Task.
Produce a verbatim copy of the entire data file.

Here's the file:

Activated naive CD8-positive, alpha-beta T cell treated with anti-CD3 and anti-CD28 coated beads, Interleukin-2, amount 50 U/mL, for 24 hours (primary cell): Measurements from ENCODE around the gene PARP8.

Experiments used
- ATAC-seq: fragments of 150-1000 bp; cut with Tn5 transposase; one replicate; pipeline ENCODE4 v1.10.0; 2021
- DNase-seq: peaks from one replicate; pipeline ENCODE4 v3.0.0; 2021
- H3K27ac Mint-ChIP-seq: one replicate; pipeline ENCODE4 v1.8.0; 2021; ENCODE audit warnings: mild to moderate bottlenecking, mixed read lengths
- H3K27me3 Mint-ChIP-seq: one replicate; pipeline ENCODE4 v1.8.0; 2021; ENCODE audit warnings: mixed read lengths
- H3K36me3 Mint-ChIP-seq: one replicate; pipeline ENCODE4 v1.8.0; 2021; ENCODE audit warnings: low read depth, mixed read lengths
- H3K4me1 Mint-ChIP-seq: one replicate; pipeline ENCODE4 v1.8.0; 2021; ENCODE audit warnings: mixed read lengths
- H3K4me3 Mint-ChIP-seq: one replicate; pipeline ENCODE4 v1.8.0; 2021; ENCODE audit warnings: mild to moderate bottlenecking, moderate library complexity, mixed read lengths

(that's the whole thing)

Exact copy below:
Activated naive CD8-positive, alpha-beta T cell treated with anti-CD3 and anti-CD28 coated beads, Interleukin-2, amount 50 U/mL, for 24 hours (primary cell): Measurements from ENCODE around the gene PARP8.

Experiments used
- ATAC-seq: fragments of 150-1000 bp; cut with Tn5 transposase; one replicate; pipeline ENCODE4 v1.10.0; 2021
- DNase-seq: peaks from one replicate; pipeline ENCODE4 v3.0.0; 2021
- H3K27ac Mint-ChIP-seq: one replicate; pipeline ENCODE4 v1.8.0; 2021; ENCODE audit warnings: mild to moderate bottlenecking, mixed read lengths
- H3K27me3 Mint-ChIP-seq: one replicate; pipeline ENCODE4 v1.8.0; 2021; ENCODE audit warnings: mixed read lengths
- H3K36me3 Mint-ChIP-seq: one replicate; pipeline ENCODE4 v1.8.0; 2021; ENCODE audit warnings: low read depth, mixed read lengths
- H3K4me1 Mint-ChIP-seq: one replicate; pipeline ENCODE4 v1.8.0; 2021; ENCODE audit warnings: mixed read lengths
- H3K4me3 Mint-ChIP-seq: one replicate; pipeline ENCODE4 v1.8.0; 2021; ENCODE audit warnings: mild to moderate bottlenecking, moderate library complexity, mixed read lengths